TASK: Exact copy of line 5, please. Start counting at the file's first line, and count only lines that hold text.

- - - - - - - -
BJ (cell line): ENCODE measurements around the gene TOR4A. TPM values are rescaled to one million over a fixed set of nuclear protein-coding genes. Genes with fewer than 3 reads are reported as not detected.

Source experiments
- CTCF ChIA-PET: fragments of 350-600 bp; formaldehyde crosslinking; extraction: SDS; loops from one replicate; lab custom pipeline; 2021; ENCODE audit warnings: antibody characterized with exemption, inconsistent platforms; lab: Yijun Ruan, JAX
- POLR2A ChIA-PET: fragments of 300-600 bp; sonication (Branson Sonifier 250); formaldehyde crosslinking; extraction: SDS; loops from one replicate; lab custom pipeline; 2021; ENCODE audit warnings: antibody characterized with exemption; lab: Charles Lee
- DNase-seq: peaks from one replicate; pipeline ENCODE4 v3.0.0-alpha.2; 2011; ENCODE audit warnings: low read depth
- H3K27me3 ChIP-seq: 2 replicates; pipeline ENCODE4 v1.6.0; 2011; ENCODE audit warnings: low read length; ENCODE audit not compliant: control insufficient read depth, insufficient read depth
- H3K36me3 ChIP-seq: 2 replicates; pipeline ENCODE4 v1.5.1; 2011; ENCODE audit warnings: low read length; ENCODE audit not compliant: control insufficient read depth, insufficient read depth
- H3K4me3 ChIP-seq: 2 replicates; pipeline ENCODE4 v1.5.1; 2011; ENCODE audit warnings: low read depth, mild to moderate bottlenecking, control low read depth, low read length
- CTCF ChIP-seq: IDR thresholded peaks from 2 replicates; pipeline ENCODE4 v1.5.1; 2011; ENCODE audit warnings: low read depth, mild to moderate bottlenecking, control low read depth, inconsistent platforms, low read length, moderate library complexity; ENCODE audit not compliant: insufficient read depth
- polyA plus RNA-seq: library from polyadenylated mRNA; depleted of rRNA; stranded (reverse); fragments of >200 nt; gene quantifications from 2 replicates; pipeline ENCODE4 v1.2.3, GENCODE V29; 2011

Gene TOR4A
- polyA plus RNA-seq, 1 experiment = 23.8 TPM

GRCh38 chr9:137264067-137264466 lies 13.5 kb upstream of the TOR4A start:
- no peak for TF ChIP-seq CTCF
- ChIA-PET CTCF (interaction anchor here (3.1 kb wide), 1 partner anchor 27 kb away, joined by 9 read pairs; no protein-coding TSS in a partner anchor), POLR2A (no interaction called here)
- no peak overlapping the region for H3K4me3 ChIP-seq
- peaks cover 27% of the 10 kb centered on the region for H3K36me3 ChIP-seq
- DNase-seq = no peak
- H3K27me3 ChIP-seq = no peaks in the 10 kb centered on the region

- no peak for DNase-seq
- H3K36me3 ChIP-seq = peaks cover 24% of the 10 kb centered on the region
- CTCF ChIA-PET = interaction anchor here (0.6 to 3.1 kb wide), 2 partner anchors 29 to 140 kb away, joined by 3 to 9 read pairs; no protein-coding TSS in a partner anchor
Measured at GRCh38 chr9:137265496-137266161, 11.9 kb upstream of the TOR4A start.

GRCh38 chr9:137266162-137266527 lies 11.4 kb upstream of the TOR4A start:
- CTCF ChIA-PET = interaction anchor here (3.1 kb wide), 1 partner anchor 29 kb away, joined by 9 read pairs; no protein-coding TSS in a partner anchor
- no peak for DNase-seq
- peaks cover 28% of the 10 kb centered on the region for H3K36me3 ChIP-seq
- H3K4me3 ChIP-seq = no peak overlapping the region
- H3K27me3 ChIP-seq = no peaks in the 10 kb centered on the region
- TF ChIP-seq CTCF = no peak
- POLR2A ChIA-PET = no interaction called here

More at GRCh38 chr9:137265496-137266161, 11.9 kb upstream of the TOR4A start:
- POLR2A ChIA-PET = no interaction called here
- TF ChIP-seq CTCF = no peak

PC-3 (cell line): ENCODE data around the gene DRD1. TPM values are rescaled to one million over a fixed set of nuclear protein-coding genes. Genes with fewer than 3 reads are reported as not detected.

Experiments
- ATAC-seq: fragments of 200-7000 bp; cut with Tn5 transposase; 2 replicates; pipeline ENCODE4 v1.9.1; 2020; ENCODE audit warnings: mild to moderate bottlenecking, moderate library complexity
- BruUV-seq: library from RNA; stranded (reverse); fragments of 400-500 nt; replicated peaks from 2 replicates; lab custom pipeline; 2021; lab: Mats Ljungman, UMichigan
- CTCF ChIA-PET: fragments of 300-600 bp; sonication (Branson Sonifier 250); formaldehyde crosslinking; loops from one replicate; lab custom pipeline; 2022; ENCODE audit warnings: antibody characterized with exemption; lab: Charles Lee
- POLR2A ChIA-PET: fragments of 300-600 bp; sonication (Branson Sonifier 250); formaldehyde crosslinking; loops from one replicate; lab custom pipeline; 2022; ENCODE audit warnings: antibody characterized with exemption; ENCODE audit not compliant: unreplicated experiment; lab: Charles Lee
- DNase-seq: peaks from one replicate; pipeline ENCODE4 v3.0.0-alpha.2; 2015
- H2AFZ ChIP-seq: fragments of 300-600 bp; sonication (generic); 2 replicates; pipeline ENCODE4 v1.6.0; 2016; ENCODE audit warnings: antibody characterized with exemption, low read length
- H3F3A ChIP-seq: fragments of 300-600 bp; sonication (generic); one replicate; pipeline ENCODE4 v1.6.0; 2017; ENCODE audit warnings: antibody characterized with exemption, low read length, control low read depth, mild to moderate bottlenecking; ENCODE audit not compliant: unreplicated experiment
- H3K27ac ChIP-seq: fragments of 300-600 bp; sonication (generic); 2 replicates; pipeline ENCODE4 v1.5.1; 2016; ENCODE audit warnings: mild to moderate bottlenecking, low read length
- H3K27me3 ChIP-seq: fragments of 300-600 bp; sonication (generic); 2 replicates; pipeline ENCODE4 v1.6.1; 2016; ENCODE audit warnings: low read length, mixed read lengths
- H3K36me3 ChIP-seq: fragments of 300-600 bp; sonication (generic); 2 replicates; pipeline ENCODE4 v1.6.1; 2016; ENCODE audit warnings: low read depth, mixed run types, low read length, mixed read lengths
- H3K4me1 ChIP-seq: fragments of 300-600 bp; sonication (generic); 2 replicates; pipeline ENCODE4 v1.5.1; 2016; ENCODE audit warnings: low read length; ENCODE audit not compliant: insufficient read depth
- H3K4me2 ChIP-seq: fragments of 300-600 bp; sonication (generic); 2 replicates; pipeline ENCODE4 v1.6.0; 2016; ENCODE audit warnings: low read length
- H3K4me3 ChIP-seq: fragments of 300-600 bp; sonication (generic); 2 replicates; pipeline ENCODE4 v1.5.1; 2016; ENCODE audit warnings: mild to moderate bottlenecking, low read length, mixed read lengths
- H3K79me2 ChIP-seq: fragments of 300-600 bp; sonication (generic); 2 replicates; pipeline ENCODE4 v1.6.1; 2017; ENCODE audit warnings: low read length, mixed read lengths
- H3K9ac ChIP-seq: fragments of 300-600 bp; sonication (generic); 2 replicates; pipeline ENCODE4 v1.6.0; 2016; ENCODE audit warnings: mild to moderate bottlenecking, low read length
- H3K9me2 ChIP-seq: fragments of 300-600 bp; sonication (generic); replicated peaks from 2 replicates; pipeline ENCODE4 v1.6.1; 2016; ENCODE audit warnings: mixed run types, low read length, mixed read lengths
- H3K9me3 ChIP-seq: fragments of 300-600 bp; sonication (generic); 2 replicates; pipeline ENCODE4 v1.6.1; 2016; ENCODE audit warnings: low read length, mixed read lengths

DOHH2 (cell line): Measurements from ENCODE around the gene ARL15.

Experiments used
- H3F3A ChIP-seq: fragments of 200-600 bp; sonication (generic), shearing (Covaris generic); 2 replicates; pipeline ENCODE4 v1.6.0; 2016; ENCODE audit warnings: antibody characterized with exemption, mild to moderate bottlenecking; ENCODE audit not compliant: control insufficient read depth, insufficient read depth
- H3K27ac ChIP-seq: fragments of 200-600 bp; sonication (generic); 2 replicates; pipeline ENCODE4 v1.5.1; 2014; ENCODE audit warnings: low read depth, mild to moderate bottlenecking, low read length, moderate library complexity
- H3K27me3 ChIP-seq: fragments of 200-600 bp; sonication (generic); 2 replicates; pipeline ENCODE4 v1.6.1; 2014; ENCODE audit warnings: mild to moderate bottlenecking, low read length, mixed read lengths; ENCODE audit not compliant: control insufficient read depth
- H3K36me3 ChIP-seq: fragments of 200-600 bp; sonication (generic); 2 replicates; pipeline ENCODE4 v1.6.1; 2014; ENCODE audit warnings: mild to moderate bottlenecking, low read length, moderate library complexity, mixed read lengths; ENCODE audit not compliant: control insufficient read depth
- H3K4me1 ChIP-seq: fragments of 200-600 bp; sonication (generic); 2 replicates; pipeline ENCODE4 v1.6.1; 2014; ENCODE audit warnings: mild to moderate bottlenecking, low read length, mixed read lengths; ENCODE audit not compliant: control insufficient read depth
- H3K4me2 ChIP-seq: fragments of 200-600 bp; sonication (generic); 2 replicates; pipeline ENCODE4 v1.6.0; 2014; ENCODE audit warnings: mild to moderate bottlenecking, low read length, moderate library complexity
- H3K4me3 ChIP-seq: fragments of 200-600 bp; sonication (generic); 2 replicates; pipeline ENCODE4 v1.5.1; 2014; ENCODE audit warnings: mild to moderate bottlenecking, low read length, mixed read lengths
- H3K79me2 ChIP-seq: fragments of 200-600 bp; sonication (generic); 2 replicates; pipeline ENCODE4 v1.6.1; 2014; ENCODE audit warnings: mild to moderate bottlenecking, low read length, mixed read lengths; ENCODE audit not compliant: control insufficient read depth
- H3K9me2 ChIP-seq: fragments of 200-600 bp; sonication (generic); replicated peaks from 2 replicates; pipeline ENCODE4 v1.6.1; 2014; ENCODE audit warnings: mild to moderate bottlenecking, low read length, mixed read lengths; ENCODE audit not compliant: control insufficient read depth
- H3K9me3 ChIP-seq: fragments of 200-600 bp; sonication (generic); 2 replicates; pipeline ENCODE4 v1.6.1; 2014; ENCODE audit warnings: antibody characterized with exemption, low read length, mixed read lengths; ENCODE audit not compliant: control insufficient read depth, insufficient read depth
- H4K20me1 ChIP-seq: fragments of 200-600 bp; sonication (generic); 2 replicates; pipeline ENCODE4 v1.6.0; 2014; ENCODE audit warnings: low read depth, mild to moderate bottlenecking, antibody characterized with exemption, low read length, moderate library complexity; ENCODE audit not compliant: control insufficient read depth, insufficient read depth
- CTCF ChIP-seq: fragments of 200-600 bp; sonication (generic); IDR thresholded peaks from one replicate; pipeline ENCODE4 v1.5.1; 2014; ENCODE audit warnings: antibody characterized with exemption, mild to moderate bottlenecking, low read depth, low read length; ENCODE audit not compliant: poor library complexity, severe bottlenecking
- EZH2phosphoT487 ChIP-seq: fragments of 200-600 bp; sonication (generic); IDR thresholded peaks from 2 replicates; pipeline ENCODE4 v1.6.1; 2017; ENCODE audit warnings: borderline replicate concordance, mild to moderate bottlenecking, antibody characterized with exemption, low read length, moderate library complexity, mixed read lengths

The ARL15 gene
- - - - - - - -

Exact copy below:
- DNase-seq: peaks from one replicate; pipeline ENCODE4 v3.0.0-alpha.2; 2011; ENCODE audit warnings: low read depth